Robbins does this thing where he puts the crowd into a "peak state."
"Yes!" Robbins bellows, bringing his giant hands together in a booming clap.
"Yes!" he says again, clapping his hands together once more.
"Yes!" he repeats, this time a little faster.
The audience begins clapping and saying, "yes."
"No, no, it's happening again, please, God, no," I begin chanting in my head, but it's already too late. Barely audible above the feverish clapping and yessing come the heavy bass strains of that song heard in sports stadiums across the nation, the one that says, "Y'all ready for this?" The music swells. Everything speeds up. People start jumping up and down, throwing their fists in the air, yelling, "Yes!" The floor of the convention room shakes. The room erupts in an orgiastic explosion of energetic sales rapture. Images of soaring eagles appear on the monitors. Robbins jumps and chants as well. And then, a few seconds before it all dies down, Robbins assumes this weird position in which he puts one arm out in front of himself, one arm behind, leans forward, and waves both hands in the air. It's similar to the position an athlete would assume before throwing a discus, if instead of throwing a discus the athlete was trying out for Riverdance. Regardless, the crowd has learned to associate this weird move with calming down, and as Robbins beats his hands together again, this time yelling, "Boom!" like some kind of hyper-pituitary Emeril into his "Ms. Jackson if you're nasty" headset, the music stops, the ground stops shaking, and the crowd again listens obediently.
(Long after my day at the seminar is done, when the sun has set on my Competitive Edge and when Robbins is but a mere faint memory, I will wake up at night screaming and shaking violently. "No, no!" I will cry in my anguished half-sleep. "Stop the clapping! Don't do it! Don't make me do it!" But they won't understand, and really, how can they?)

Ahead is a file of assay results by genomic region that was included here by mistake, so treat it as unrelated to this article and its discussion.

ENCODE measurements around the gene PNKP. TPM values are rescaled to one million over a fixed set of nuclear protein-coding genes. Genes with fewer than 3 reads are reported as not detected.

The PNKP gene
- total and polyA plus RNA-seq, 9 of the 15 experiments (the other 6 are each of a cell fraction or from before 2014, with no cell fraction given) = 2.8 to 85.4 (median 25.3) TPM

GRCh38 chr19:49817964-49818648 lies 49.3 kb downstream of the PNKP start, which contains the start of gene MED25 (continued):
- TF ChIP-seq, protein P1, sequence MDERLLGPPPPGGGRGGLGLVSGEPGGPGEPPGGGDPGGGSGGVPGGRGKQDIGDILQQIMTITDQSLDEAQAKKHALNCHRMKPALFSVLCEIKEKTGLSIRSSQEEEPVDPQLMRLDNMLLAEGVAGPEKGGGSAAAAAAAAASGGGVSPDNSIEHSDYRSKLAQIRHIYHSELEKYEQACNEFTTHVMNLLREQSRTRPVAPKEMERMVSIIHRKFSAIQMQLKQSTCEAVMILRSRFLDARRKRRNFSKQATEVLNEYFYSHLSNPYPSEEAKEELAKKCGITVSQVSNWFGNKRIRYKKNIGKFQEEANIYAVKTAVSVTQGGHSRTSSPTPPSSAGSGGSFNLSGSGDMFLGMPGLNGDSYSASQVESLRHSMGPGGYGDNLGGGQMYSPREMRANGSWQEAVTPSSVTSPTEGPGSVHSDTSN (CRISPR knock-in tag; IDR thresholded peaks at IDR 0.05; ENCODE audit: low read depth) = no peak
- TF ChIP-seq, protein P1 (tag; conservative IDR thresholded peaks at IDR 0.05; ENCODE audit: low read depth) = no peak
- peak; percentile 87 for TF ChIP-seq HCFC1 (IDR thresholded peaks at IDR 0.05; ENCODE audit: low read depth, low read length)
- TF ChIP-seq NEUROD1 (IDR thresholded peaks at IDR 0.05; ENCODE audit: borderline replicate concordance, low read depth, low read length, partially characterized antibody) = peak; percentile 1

Actually, the first few times this happens, I want to cower in the corner of the room, but by the fifth or so time it happens, I'm less taken aback. I don't know if it's because I'm becoming more awake (the seminar started at a very executive 8:30 a.m.), I'm learning what to expect, or I'm getting brainwashed.
"This is the state of leadership!" Robbins thunders. "This is the state where things get done!"
But as I look around the room at the beatific smiles and the look of relief on the professional faces, I begin to see something different going on. People want direction. They want leadership. They want guidance. They want one man to stand before them and make them clap and tell them who they are. They don't really want to be leaders. That's the hoax: Who truly wants to be a leader? Who truly wants to be an Anthony Robbins, standing before a mass of people telling them what to do and how to live their lives?
Before every break, Robbins goes into a hard sell for the rest of his products. In these stretches he comes off less the fiery motivator and more the sleazy infomercial guy. "If you ask what it costs, then you need to check your head!" Robbins admonishes, holding up a box of motivational tapes. "You shouldn't ask what it costs! You should ask what it's worth!"
Throughout the day, Robbins will ask questions of the audience rapid-fire, and if you agree with him, you're supposed to raise your hand and say "I." For example:
Robbins: Who wants to make more money? Say, "I." Crowd:I! Who wants to lead a richer life? Say,"I."
Who wants to have time to do it all? Say, "I."
Who wants to watch me peel back my amazing life-like skin coating to reveal my alien insides? Say, "I."